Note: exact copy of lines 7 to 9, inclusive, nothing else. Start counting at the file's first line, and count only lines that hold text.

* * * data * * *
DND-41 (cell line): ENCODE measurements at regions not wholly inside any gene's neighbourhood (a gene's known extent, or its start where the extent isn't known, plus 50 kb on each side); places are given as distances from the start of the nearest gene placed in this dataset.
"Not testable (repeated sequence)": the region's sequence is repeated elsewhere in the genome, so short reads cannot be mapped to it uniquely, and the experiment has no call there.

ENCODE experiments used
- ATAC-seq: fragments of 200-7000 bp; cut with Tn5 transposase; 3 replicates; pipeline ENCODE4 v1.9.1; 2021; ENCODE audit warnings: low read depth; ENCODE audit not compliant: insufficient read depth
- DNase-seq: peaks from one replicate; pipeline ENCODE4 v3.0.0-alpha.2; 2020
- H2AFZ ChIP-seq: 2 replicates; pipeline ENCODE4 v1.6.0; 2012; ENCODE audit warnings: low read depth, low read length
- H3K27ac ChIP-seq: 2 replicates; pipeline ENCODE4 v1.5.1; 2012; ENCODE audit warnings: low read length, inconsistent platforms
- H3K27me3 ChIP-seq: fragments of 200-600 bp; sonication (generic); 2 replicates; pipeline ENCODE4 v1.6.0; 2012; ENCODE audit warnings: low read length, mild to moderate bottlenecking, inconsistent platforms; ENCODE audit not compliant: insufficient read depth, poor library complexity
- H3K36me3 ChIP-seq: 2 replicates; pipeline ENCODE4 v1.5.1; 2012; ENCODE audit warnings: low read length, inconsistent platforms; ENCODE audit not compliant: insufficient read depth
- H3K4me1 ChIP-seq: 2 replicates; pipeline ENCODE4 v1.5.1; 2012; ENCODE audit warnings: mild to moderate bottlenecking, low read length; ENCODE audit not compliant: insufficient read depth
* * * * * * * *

- H3K27ac ChIP-seq: 2 replicates; pipeline ENCODE4 v1.5.1; 2012; ENCODE audit warnings: low read length, inconsistent platforms
- H3K27me3 ChIP-seq: fragments of 200-600 bp; sonication (generic); 2 replicates; pipeline ENCODE4 v1.6.0; 2012; ENCODE audit warnings: low read length, mild to moderate bottlenecking, inconsistent platforms; ENCODE audit not compliant: insufficient read depth, poor library complexity
- H3K36me3 ChIP-seq: 2 replicates; pipeline ENCODE4 v1.5.1; 2012; ENCODE audit warnings: low read length, inconsistent platforms; ENCODE audit not compliant: insufficient read depth